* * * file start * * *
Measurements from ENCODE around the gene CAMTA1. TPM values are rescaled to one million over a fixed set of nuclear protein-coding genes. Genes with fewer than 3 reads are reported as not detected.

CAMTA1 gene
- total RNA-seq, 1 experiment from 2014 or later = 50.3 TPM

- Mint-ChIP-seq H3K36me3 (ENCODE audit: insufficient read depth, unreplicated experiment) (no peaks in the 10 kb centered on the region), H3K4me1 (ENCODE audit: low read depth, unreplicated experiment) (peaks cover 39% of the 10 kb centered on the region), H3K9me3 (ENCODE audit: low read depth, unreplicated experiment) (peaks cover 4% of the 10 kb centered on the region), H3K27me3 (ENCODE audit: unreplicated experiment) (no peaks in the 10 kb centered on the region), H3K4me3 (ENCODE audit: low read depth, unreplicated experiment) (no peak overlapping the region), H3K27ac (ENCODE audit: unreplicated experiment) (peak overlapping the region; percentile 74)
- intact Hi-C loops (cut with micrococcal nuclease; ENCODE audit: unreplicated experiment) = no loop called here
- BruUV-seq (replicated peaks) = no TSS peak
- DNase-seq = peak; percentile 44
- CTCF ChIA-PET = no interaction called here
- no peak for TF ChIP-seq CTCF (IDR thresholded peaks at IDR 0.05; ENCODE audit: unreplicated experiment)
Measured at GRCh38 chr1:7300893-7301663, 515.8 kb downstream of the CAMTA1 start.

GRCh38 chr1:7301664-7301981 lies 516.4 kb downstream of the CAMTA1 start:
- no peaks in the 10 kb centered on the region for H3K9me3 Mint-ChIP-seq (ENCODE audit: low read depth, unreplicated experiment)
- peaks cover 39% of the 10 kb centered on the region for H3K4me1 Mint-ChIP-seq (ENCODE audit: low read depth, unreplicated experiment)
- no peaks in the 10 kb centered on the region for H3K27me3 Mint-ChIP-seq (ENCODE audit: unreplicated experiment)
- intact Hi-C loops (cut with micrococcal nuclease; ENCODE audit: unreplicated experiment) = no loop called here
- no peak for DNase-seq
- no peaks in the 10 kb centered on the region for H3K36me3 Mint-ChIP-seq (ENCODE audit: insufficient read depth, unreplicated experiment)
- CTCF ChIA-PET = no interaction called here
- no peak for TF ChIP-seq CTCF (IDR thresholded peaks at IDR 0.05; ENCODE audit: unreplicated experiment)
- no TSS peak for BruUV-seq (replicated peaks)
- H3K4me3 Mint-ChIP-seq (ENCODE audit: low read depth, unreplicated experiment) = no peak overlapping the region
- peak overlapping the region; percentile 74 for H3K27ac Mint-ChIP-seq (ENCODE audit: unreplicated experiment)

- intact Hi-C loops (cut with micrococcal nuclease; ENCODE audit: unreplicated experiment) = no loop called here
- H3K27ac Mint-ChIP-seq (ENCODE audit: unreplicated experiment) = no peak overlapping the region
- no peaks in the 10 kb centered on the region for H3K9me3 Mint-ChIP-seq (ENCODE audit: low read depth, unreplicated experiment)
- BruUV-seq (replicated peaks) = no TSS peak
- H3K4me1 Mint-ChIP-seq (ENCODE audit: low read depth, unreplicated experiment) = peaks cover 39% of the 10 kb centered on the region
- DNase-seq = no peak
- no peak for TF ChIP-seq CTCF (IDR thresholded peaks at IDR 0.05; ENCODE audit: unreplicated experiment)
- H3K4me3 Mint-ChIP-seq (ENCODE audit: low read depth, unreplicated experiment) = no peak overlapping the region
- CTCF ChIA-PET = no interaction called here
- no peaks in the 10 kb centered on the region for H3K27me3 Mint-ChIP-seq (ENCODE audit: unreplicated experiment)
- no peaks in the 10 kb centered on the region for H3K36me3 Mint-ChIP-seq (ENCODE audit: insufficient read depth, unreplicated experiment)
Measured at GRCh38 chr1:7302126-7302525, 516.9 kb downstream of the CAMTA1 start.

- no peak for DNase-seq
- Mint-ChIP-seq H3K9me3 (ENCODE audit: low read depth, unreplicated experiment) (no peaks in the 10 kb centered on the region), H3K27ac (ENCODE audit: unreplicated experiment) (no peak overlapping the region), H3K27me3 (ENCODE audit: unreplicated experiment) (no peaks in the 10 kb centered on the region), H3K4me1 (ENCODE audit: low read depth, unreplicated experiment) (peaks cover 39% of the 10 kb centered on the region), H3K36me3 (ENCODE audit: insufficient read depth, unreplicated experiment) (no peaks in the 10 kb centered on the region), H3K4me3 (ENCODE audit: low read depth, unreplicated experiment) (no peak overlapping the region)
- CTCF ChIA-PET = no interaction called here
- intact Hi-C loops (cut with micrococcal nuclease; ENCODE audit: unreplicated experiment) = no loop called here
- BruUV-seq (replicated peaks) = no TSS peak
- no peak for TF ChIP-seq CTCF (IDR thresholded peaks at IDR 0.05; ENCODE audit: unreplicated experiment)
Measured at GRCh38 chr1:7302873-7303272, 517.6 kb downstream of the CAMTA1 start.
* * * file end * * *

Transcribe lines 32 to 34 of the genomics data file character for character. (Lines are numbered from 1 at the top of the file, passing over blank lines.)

- no peaks in the 10 kb centered on the region for H3K27me3 Mint-ChIP-seq (ENCODE audit: unreplicated experiment)
- no peaks in the 10 kb centered on the region for H3K36me3 Mint-ChIP-seq (ENCODE audit: insufficient read depth, unreplicated experiment)
Measured at GRCh38 chr1:7302126-7302525, 516.9 kb downstream of the CAMTA1 start.